It is very common for people to point out the fact that “Elohim” is a plural, and therefore claim that all the places in the Torah where the word is used must be referring to multiple gods rather than a single god.
This is naive and wrong.
Similarly, it is also common for people to say that although “Elohim” is a plural, its use is like that of the “royal we” (for example Queen Victoria’s famous “We are not amused” quote) and refers to someone who is important enough to speak about themselves in the plural. Therefore, any usage of the word Elohim must be referring to a singular god – the God of the Christians.
This is also naive and wrong. The Hebrew language does not have such a grammatical construction.
So how should the word be treated?
The word is grammatically a plural, and as such it demands plural verb forms. However, the same word is used as a singular.
The best way to think of this is like the English word “Scissors”. We never talk about “a scissor”. Even when referring to a single item, we still refer to it as “some scissors”. We use plural verb forms too – for example we say “The scissors are over there” rather than “The scissors is over there”.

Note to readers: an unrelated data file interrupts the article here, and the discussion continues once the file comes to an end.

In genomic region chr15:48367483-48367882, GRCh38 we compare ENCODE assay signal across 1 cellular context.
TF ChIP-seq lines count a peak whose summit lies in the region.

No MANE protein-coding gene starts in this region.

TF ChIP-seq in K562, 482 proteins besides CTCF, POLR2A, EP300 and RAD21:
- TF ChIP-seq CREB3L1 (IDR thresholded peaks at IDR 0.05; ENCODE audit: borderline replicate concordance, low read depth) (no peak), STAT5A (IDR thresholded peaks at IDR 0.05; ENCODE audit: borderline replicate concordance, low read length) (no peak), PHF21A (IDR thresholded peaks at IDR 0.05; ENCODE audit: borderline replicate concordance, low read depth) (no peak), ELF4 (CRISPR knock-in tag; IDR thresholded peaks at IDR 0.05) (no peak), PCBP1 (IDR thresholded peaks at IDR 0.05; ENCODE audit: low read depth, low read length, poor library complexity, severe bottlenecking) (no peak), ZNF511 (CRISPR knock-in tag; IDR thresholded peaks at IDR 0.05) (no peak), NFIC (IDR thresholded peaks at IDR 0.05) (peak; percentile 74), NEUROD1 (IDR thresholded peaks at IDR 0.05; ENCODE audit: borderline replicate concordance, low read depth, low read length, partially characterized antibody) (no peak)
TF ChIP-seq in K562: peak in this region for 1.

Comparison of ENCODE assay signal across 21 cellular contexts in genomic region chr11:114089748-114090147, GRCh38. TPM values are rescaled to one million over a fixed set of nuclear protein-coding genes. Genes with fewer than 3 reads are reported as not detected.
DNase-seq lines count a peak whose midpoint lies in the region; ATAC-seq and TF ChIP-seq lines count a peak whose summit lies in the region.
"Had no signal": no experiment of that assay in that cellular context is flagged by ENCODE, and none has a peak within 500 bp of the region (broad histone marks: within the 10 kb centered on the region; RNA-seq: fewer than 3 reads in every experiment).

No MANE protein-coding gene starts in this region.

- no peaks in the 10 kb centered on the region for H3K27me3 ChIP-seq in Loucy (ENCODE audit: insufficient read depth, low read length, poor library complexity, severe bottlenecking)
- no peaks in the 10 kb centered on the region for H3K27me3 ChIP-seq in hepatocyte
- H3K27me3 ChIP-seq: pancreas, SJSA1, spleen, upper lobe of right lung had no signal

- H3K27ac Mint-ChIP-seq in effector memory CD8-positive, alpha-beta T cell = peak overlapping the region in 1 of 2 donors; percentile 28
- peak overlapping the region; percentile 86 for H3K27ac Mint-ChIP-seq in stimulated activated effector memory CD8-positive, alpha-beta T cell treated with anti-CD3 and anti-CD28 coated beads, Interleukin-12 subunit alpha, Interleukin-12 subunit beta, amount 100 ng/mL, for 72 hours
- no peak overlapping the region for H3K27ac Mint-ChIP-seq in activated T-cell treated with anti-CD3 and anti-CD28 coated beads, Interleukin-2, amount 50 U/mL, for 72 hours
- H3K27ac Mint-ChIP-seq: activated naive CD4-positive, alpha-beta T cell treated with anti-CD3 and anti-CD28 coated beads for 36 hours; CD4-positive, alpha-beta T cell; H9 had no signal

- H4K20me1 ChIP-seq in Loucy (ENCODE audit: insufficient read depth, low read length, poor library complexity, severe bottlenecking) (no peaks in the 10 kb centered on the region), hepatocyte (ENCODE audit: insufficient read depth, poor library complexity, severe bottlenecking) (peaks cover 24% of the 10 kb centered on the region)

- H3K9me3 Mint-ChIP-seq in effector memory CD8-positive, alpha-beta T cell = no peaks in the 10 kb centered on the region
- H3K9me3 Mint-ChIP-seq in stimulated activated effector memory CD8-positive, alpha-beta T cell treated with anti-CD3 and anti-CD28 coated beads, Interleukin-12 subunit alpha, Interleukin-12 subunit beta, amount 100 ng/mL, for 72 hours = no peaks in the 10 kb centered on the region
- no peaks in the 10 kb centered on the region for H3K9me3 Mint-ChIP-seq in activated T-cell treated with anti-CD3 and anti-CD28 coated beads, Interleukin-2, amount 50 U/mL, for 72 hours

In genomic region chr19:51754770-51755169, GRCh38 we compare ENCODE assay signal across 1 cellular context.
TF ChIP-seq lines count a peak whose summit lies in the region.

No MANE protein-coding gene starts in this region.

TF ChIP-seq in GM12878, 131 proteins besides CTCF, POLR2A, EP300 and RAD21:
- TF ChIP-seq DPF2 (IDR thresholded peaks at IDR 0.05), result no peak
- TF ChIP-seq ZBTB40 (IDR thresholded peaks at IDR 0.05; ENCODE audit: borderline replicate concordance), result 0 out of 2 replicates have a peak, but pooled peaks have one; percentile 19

It is not quite the same, since we can also refer to scissors as a pair of scissors, but hopefully the similarity is enough to make the analogy work.
So how do we know whether to translate “Elohim” as “gods” or “god”? The simple answer is that we don’t. Again, this is similar to the English. If someone says “The car is over there”, you know that they are only talking about one car. If they say “the cars are over there” then you know they are talking about more than one car. However, if someone says “The scissors are over there” you don’t know if they are talking about one pair of scissors or many pairs.
We must use the context in which the word is used. If the verse(s) in question talk about “Elohim” and then say that “he” did or said something then it is safe to assume that it is talking about a single god. If the verse(s) talk about “Elohim” and then say that “they” did something then it is safe to assume that it is talking about multiple gods.
Of course, in the Torah, there are many places where neither assumption is safe…
Anyway, on to actual references.
Here is Psalm 82, in the ASV translation:
82:1 God standeth in the congregation of God; He judgeth among the gods.
82:2 How long will ye judge unjustly, And respect the persons of the wicked? Selah